Nigerian private sector activity expanded for a second straight month in February, driven by a rise in new business despite a fall in export sales, a survey showed on Friday.
The Markit Stanbic IBTC Nigeria Purchasing Managers’ Index (PMI) rose to 52.2 last month after rising to 51.9 in January, the strongest reading since December 2015. A reading above 50 denotes growth.
Economists expect Africa’s biggest economy to slowly emerge from its ongoing recession this year, buoyed by improved government spending and dollar availability.
“The faster than anticipated recovery in the economy may not be unrelated to the fact that survey respondents continue reporting an expansion of output, perhaps due to increased supply of FX needed for import activity and domestic investment,” said Ayomide Mejabi, Economist at Stanbic IBTC Bank.
The central bank has increased forex sales on the official market in recent days after effectively devaluing the naira for individuals, offering to sell them dollars at about half the premium charged on the black market.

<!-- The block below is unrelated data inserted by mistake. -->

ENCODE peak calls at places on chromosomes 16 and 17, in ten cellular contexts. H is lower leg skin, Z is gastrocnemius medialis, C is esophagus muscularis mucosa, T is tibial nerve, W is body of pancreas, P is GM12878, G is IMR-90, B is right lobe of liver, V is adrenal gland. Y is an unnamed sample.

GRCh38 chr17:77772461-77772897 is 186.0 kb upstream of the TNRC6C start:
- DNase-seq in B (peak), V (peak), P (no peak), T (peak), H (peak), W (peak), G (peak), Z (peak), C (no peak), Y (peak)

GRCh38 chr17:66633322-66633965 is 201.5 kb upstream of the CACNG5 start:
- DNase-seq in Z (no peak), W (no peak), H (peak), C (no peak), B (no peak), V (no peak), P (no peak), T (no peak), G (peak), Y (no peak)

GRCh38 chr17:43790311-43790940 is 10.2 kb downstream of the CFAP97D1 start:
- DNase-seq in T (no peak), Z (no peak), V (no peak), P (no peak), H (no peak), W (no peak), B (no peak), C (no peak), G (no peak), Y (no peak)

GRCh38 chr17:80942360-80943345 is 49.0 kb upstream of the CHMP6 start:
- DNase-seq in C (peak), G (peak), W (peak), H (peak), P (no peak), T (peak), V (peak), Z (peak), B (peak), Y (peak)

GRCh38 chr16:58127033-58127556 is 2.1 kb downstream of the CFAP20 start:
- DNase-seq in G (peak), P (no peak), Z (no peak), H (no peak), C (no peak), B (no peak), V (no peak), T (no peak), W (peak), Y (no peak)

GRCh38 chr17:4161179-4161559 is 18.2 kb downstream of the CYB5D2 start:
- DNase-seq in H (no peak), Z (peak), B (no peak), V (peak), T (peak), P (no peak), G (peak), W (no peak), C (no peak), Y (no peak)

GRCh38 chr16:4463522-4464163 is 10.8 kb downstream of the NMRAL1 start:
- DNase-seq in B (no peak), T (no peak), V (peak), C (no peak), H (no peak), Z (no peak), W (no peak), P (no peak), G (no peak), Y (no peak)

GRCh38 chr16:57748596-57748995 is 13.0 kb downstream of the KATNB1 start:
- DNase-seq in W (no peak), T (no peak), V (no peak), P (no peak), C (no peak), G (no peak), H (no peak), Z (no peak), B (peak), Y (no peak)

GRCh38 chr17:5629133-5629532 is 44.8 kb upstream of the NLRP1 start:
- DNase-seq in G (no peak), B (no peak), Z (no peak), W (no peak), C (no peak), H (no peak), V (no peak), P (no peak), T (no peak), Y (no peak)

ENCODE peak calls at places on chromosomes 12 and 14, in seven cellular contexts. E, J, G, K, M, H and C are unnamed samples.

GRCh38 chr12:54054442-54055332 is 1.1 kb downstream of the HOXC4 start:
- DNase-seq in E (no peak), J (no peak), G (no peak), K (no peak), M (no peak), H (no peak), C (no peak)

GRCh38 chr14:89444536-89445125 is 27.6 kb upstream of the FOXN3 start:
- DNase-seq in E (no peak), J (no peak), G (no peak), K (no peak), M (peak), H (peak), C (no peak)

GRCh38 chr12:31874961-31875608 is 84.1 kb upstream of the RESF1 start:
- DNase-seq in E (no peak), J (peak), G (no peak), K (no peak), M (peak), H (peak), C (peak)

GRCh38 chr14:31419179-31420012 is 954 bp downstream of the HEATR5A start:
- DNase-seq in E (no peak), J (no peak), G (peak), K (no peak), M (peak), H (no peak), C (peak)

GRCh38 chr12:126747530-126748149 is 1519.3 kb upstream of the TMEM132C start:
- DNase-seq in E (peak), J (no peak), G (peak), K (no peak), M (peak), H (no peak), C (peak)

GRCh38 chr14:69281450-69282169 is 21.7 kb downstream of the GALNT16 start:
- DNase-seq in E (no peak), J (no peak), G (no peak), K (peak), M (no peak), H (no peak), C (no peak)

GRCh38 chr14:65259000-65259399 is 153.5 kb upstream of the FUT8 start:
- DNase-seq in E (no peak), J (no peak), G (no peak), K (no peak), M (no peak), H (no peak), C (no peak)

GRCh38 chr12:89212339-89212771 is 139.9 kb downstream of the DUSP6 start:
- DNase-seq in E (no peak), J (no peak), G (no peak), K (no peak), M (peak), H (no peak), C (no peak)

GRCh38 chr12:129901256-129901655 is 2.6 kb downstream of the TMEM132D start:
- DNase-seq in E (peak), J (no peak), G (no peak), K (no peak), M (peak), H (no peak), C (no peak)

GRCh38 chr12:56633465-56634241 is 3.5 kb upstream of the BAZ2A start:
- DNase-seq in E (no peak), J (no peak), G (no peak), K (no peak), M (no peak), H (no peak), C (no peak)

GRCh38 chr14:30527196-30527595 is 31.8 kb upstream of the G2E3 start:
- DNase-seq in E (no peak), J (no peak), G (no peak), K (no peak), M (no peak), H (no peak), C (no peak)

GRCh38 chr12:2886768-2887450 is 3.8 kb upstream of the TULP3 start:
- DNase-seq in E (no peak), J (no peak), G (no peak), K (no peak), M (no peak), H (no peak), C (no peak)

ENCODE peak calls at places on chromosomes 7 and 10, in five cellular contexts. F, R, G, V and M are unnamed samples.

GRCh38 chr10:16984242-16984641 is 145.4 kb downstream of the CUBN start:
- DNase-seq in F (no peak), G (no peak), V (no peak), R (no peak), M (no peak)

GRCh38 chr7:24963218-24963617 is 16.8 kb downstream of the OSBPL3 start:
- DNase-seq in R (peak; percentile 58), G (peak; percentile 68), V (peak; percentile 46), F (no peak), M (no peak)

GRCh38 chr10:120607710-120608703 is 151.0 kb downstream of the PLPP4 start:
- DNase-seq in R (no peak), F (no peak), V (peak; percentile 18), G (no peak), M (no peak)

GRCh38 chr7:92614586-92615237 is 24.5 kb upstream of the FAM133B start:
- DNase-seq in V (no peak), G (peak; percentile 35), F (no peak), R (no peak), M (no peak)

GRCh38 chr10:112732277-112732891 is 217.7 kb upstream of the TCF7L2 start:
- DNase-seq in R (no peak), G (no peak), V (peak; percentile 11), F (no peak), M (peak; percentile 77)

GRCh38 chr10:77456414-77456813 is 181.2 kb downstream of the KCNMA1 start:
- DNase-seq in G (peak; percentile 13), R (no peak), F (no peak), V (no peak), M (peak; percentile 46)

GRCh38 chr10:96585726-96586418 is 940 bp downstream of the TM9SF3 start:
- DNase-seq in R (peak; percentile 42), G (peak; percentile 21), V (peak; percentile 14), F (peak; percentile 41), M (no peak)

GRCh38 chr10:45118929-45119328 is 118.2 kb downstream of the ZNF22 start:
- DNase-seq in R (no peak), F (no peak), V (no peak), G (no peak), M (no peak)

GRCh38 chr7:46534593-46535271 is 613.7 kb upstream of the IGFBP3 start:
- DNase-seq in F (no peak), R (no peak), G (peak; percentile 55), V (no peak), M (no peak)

Nigeria’s economy suffered its first annual contraction in over two decades last year amid galloping inflation owing to lower oil income and a dollar shortage as the country battled a recession.
Mejabi said output prices continued to rise in February, but the pace was significantly slower and fell to their lowest level since January 2016.
On Wednesday central bank’s PMI report said private sector activity slowed in February as new orders and production levels fell due to a shortage of hard currency that made it difficult for companies to source raw materials.
The Stanbic IBTC Markit report said an overall increase in new business led to a rise in purchasing activity as companies added to their inventory at a faster rate and that growth occurred despite